In a lengthy "Why I quit" letter, former Google software developer James Whitaker blames Facebook envy for the company's decline:
Advertisers and publishers cherish [detailed] personal information, so much so that they are willing to put the Facebook brand before their own. Exhibit A: http://www.facebook.com/nike, a company with the power and clout of Nike putting their own brand after Facebook’s? No company has ever done that for Google and Google took it personally.
Larry Page himself assumed command to right this wrong. Social became state-owned, a corporate mandate called Google+. It was an ominous name invoking the feeling that Google alone wasn’t enough. Search had to be social. Android had to be social. You Tube, once joyous in their independence, had to be … well, you get the point. Even worse was that innovation had to be social. Ideas that failed to put Google+ at the center of the universe were a distraction.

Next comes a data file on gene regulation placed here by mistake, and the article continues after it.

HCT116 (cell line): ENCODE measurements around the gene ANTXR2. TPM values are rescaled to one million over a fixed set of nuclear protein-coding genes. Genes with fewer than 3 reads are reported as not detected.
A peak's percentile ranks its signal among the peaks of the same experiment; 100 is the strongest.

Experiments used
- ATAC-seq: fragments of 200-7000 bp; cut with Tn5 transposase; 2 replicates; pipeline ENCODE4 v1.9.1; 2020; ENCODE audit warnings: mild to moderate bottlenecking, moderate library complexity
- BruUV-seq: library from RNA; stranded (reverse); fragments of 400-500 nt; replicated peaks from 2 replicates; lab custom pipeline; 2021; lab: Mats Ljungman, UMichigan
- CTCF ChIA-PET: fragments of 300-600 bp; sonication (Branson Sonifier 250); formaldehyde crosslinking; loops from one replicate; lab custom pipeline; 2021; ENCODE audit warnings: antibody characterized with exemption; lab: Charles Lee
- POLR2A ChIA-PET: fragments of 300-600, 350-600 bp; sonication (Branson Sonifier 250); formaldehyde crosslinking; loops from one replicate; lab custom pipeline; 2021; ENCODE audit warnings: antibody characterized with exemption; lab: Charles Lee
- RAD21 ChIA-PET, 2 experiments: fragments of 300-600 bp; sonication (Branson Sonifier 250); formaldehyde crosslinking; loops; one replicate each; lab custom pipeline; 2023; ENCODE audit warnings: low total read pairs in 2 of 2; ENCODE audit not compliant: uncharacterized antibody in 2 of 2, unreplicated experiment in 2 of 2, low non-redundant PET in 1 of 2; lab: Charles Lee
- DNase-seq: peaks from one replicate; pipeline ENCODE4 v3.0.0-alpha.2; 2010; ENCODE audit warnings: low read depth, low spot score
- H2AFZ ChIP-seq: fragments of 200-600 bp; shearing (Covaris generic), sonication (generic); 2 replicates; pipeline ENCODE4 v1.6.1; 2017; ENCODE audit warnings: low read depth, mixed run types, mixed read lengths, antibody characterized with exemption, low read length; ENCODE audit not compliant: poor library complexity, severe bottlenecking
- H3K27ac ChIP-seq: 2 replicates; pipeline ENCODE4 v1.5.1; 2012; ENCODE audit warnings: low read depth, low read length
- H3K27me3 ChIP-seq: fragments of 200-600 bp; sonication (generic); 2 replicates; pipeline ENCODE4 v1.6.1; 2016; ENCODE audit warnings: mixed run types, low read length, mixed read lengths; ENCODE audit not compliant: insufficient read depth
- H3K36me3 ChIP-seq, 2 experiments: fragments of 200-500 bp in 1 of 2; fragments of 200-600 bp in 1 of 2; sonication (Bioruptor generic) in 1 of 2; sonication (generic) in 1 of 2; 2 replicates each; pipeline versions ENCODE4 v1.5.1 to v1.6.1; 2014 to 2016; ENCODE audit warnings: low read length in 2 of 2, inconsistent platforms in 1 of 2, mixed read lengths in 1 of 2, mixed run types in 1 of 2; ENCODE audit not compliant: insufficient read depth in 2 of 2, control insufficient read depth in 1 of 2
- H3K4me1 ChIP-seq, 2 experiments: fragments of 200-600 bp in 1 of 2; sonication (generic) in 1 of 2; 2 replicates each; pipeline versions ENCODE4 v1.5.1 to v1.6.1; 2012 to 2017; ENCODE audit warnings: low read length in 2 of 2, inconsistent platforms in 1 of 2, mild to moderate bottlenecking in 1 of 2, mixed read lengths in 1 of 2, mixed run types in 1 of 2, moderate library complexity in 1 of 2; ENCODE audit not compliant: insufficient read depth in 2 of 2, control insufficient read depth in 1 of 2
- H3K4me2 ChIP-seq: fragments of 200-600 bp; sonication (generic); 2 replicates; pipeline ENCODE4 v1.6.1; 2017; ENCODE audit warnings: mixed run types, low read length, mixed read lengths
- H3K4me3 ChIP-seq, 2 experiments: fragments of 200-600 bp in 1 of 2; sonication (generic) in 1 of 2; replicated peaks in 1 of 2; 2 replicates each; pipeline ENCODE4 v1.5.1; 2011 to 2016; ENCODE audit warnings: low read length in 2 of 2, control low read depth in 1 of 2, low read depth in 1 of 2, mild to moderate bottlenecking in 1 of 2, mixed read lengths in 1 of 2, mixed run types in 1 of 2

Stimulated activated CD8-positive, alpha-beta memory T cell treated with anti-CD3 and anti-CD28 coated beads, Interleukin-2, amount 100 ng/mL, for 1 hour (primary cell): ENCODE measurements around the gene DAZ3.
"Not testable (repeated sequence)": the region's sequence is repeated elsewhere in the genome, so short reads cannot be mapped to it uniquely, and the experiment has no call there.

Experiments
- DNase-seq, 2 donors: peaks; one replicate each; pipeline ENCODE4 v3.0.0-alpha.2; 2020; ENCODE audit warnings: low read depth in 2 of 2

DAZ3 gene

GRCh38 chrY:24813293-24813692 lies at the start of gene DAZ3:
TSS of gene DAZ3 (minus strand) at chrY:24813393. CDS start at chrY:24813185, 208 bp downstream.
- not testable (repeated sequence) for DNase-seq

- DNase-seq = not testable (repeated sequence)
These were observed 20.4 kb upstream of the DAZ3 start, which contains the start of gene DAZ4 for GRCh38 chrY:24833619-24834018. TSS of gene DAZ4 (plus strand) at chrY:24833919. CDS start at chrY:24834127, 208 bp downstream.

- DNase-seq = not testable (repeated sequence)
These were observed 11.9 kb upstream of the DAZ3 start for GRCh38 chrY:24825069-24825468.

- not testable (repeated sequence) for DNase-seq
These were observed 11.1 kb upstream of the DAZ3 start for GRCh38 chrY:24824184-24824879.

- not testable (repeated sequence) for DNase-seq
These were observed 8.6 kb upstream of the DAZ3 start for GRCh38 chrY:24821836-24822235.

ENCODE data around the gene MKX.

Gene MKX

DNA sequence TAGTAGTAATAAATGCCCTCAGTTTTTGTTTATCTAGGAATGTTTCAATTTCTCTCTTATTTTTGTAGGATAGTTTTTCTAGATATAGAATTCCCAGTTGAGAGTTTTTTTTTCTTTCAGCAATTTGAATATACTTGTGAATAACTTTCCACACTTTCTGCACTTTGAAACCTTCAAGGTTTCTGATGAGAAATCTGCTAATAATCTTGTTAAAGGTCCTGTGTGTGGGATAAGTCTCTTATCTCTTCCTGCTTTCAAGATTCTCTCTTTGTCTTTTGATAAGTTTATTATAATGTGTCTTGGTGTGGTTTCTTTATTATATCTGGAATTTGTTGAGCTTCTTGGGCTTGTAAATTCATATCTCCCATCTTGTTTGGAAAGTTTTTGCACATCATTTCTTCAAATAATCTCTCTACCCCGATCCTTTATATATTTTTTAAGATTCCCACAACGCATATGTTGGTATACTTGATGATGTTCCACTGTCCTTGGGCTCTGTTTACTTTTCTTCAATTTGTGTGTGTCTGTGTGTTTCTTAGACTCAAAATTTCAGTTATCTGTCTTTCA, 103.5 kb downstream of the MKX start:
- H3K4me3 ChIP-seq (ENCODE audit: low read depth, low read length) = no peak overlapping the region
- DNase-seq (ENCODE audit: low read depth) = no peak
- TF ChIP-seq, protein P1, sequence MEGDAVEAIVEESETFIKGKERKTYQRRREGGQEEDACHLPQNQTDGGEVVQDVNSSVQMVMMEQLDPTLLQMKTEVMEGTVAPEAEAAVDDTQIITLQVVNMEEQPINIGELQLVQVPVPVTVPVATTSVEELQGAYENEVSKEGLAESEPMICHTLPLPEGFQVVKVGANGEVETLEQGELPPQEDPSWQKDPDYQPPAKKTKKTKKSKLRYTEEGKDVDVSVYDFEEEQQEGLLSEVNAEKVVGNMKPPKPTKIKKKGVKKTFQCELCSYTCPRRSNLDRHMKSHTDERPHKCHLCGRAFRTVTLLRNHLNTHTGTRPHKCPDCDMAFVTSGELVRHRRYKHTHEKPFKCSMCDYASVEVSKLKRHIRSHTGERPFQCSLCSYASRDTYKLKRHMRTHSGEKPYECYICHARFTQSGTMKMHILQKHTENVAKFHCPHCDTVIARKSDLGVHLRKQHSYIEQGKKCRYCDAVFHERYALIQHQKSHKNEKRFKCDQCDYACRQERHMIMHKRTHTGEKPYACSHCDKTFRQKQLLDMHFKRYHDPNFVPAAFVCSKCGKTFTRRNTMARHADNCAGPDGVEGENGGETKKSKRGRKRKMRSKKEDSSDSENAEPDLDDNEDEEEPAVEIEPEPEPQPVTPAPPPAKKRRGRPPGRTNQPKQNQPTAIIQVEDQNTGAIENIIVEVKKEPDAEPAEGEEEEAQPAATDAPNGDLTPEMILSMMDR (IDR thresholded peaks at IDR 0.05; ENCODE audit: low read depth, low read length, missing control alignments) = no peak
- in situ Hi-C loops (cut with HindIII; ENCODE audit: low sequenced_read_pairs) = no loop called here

Joshua Gans generalizes the lesson:
[T]he start-up turned into a corporation. It faced a threat that required a coordinated response and that response necessarily had to crimp the innovation system that had built it. The problem is that coordinated response had its own flaws. As I have argued previously, Google+ didn't offer consumers much more, if anything, than Facebook did.
(Chart from tumblr user The Asphyxiated Pecker)